In addition one of the most incredulous aspects of education is rarely discussed, the teaching of simultaneous, multiple courses that have no connection to each other. Children are required to make constant transitions from one subject to another, a multi-tasking challenge that few adults could successfully manage. It gets worse as the children move up through the system. By 7th grade children are usually taking several courses a day in what becomes a very impersonal system where students and teachers are unable to create a relationship context that fosters learning. The majority of students are unable to successfully keep it all straight. Disorganization, forgetting, and increased resistance to what feels like a punitive, disconnected process results in education becoming a laborious process of attempted survival of the fittest. Only students who have the right personality for this system remain successful. Others slide into mediocrity or failure.
My vision of a better “mousetrap” is a school where student-centered learning and block scheduling prevail. The former refers to a teaching approach that works from the child out, i.e., allowing children to learn by focusing on material that has inherent interest to them, that uses group interaction and students-helping-students as a routine classroom process, and encourages teachers to be more creative. Children would write about their life experiences, read books that grab their attention, and learn math as it relates to their real world. As children get older I have always believed a daily newspaper could replace textbooks. Everyday there are events around the world that would serve as a basis for teaching history, social studies, science, reading and writing. It would add discussions about money, law, politics, and important social issues. Most important it would produce high school graduates who understand the world they are living in and teach thinking and problem solving. Which is more likely to really educate a teenager – reading a boring text on ancient civilizations or trying to understand the complex crisis in the Middle East?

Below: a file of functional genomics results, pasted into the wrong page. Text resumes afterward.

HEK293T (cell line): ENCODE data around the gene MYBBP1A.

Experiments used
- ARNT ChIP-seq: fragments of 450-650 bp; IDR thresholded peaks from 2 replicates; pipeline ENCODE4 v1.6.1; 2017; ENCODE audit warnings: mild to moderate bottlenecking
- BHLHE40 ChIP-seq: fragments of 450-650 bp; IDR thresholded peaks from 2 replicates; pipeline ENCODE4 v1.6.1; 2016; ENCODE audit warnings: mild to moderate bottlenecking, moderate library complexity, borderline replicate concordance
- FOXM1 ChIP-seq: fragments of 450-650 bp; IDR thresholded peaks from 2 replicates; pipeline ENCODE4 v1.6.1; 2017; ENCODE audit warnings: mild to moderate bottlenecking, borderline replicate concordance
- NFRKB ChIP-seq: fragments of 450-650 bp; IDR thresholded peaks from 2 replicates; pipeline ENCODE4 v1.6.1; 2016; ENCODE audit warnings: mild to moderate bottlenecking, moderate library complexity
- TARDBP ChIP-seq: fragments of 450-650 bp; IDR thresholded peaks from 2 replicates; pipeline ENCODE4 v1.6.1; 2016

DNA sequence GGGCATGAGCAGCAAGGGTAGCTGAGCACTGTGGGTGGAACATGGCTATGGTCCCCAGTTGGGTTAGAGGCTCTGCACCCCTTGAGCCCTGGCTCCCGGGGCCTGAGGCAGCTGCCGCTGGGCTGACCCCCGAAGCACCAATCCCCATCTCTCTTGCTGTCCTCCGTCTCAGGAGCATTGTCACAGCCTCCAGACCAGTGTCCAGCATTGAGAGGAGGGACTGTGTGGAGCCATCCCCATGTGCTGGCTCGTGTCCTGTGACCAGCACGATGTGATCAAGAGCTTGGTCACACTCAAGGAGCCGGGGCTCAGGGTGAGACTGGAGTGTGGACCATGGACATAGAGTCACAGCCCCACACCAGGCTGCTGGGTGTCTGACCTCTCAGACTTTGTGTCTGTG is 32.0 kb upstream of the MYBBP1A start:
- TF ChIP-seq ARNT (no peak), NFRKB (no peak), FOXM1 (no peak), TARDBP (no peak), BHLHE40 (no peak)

This student-centered approach would make the concept of learning relevant to their lives and produce many young adults who would have a desire to learn more. Those who are so motivated would go on to college where they can study the classics and do more independent learning. It also allows for each student to find his/her strengths and make a valuable contribution to the learning process. Those who are better at people skills than mastering information would have a chance to demonstrate that in the more interactive, teamwork approach. Those who are artistic or mechanical could contribute their unique talents to the success of group projects.
As for homework, by using the block scheduling approach, students would only take a few subjects at a time but spend much more time on each subject. A course would not be artificially designed to fit an academic year but would be given the hours it needs to achieve its goals. Schedules would change over the course of the school year so that the entire year is not one long repetition. Most important, if a teacher has two or three hours in a day to work with students on one subject, it allows for more creative use of time, including socializing, moving around, and doing independent assignments (formerly known as homework) in the classroom. Then the teachers, and other students, are there to immediately offer assistance and correct mistakes before they become learned. When the child leaves at the end of the day school is over. They, and their family, can focus on other aspects of the children’s lives without the chronic struggle over homework.
I have taken the time to write about homework and public education because I believe there is a much better way to teach children. I hope that parents and educators will begin to demand that we use the knowledge about how children learn to design schools that truly benefit children in all aspects of their lives.